School of Life Sciences | Ask A Biologist

dropdown arrow downdropdown arrow upshow/hide menu

Ask A Biologist heading
collection image

Cutting Out Brain Tumors

By Eugene Chung
Illustrated by Sabine Deviche

show/hide words to know

  • Emit: To give off light or energy
  • Florescence: (1) Absorption of a particular color of light followed by emission of a different color of light, giving a glowing appearance. (2) Emission of light giving a glowing appearance.
  • Seizure: Fast and uncontrollable shaking of a person's body
  • Symptoms: (1) How you look or feel when sick; like a fever or rash. (2) Changes in your body or behavior when you are sick.

Note: This activity deals with advanced, potentially sensitive topics. We advise it be reserved for students in middle school or higher grades. 

What is a brain tumor?

Your brain is made of billions of cells. These cells communicate with each other so you can see, hear, smell, taste, move, and even think. In very rare cases, cells change in bad ways and mutate.  Mutations can make the cells grow uncontrollably so that they form a mass in the brain—a brain tumor. Brain tumors can cause many different symptoms depending on where they are in the brain. Some common symptoms include vomiting, weakness, seizures, headaches, and even changes in personality. They can also make it harder to walk, talk, see, and remember things.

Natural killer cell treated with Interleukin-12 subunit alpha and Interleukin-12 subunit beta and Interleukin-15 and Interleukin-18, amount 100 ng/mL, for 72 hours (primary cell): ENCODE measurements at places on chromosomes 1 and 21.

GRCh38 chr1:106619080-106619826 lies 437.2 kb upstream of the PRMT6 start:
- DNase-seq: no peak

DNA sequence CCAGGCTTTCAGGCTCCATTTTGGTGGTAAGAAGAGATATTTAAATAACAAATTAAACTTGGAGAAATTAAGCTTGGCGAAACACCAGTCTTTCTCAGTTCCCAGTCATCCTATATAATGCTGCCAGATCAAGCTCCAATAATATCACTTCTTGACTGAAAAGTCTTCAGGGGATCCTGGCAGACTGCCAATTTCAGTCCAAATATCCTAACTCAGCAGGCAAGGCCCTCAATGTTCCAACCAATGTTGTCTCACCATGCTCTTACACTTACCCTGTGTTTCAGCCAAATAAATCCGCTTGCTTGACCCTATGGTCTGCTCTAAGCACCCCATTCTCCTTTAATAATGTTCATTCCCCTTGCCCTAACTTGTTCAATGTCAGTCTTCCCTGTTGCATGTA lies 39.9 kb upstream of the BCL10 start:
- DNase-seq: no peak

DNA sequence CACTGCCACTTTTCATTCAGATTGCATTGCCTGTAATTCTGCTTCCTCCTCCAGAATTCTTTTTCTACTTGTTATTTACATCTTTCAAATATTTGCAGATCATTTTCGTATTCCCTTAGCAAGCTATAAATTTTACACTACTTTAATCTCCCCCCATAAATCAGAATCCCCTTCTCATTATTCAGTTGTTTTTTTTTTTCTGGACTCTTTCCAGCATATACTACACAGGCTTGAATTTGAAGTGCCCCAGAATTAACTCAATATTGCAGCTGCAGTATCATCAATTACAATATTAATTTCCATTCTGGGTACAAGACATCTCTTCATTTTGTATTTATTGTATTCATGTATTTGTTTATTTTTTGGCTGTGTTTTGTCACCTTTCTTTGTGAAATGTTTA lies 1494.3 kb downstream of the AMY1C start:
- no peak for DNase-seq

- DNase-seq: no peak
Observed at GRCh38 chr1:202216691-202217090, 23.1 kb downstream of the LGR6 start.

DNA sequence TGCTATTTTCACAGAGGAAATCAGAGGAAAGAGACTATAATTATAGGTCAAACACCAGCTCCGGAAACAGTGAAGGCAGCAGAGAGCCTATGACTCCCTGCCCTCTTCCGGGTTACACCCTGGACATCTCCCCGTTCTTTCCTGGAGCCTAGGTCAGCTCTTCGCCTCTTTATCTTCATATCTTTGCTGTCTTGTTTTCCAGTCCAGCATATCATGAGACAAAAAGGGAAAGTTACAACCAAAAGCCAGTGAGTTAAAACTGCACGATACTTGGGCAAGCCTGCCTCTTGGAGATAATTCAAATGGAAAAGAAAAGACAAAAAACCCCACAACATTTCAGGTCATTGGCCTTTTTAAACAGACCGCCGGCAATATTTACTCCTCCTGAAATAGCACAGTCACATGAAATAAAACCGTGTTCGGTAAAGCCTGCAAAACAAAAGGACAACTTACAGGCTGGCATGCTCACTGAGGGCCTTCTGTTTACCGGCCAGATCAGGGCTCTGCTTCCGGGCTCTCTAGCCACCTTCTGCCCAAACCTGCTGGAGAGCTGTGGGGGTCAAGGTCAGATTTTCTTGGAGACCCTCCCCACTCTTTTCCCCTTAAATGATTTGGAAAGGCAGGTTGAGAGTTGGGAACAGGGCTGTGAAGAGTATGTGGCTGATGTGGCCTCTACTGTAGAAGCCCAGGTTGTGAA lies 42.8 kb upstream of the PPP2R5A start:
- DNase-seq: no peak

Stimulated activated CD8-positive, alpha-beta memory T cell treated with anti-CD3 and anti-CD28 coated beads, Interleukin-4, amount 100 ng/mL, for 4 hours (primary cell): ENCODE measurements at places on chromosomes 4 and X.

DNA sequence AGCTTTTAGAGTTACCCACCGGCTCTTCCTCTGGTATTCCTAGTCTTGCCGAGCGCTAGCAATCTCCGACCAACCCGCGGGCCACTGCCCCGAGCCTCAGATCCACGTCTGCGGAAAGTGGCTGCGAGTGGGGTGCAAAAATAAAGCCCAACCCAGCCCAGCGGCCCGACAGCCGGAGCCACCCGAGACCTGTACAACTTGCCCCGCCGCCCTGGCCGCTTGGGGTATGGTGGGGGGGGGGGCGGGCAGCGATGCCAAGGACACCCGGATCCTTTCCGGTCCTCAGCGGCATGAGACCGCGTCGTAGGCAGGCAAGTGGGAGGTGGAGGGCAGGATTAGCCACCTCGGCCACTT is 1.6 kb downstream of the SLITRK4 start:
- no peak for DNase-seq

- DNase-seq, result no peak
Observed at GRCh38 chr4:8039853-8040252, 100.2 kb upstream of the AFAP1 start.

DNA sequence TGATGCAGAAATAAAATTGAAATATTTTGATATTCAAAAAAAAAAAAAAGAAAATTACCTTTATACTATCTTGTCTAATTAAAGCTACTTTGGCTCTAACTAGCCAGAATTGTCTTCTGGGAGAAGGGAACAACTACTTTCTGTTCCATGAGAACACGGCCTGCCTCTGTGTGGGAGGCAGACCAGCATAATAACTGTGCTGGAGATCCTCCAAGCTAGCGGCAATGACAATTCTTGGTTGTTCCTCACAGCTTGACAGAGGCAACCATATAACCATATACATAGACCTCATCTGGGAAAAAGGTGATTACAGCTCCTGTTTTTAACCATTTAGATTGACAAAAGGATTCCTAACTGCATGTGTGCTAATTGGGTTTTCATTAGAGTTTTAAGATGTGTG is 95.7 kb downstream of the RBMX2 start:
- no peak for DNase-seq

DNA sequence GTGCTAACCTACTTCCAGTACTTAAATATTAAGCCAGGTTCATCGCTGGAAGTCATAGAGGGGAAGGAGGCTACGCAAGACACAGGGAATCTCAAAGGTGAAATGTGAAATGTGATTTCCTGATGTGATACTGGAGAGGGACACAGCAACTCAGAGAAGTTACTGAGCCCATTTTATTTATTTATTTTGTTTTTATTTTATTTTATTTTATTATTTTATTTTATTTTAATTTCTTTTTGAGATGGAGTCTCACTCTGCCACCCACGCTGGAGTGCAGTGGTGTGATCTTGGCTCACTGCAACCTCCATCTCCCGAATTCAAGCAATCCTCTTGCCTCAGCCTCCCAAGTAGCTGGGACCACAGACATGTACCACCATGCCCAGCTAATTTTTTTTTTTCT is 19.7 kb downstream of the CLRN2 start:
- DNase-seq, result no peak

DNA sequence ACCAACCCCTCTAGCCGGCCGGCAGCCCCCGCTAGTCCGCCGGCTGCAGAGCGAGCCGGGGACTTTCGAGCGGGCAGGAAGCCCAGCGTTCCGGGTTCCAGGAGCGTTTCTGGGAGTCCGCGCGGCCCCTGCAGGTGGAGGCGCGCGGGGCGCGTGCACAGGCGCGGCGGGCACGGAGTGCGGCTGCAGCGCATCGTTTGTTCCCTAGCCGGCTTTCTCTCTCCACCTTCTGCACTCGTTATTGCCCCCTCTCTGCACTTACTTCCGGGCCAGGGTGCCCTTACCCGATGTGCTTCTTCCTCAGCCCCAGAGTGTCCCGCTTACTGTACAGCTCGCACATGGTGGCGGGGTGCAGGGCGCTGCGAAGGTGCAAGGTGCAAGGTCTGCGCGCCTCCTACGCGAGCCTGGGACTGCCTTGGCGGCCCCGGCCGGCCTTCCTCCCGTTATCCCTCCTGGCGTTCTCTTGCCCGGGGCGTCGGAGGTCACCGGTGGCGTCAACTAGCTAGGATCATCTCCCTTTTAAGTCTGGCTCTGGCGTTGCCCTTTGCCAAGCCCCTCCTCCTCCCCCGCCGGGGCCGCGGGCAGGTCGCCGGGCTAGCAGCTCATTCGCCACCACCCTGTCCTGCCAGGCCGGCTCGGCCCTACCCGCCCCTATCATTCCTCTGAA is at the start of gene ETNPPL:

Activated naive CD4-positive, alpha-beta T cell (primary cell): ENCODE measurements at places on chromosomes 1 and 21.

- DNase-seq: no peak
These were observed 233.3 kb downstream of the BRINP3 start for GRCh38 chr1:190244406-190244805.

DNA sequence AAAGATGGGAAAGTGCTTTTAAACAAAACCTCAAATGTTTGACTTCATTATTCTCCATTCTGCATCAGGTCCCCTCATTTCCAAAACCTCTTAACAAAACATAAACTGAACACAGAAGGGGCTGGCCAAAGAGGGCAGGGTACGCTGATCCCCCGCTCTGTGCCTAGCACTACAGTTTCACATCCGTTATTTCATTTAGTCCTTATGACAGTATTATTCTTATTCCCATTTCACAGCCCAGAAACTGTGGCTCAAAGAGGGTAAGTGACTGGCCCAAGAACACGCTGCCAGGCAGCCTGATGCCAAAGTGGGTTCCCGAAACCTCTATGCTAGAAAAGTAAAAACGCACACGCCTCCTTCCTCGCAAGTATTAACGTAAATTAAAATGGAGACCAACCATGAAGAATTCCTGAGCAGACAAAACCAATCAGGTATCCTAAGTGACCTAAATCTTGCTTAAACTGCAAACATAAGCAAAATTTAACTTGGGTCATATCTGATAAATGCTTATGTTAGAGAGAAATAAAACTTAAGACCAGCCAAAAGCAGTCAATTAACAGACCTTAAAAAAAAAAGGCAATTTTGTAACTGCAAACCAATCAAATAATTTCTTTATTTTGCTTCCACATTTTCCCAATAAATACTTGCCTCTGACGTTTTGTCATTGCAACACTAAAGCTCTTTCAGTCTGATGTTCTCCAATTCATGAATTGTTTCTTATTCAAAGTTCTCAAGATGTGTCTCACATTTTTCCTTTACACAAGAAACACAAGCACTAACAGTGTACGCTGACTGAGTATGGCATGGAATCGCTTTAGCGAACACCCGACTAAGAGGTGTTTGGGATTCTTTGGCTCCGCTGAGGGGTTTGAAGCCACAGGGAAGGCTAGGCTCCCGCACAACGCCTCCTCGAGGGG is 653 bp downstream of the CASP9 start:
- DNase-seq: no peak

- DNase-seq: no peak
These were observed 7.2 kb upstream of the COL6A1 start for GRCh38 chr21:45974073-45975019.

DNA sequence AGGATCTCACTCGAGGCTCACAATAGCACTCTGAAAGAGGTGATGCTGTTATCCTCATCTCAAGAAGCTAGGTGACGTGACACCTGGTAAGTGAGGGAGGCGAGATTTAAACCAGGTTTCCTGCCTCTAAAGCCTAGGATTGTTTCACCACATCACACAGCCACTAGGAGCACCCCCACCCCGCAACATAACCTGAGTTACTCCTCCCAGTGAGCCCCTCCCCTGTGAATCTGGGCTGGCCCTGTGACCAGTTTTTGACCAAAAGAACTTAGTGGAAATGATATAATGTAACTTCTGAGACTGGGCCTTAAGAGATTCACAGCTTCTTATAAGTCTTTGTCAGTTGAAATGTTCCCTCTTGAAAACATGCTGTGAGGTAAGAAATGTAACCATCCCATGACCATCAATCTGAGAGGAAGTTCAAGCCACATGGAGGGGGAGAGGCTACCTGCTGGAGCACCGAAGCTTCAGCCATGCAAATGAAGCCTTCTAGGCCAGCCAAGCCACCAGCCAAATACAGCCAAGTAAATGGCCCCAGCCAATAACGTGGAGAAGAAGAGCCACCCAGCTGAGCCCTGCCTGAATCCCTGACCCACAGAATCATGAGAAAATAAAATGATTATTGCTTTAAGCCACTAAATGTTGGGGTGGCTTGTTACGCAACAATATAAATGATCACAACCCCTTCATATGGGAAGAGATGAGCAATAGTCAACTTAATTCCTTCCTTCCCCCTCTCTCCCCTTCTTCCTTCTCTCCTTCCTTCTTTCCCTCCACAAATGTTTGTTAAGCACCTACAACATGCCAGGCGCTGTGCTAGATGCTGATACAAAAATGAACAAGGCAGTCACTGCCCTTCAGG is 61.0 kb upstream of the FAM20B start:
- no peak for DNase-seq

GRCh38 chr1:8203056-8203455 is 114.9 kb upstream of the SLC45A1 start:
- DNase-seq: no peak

How can we treat brain tumors?

An MRI scan that shows a brain tumor. Doctors can treat brain tumors many ways. One method is brain surgery. During surgery, a doctor opens the skull and physically cuts out the tumor from the brain. This is called surgical resection. The tumor can also be treated with a chemical mix called chemotherapy. Chemotherapy is toxic and can slow the growth of tumor cells, or kill them. A third option is radiation therapy. In this method, radiation energy is used to kill tumor cells. In many cases, a patient will receive all three treatments (surgery, chemotherapy, and radiation).

Surgery is often the main treatment used. Doctors who do brain surgery are called neurosurgeons and they go through many years of training.  Physical removal of a tumor can be hard because tumor tissue can look similar to healthy brain tissue. Doctors want to remove as much of the tumor as possible. However, they have to be very careful because they do not want to hurt or remove any healthy brain. 

How do doctors tell the difference between good and bad tissue? Before surgery, doctors will get detailed images of the brain by scanning the head with a CT or MRI machine. These images act like a map for doctors during surgery. Recent medical advances have also allowed doctors to label tumors with fluorescent tags that make the tumor “light up” during surgery. With the help of these fluorescent tags, doctors can visualize tumors. This makes it easier to find and cut out only the bad tissue. Try your hand at new tricks that brain surgeons use. See how much of the tumor you can cut out doing surgery when it is lit up with labels.

What you need

  • Plastic brain mold
  • Plastic tumor mold
  • Unflavored gelatin
  • Water
  • Tonic Water
  • Black Light
  • Tools to remove brain tumor (e.g., plastic knife (“scalpel”), tweezers, spoon straws, etc.)

Before you begin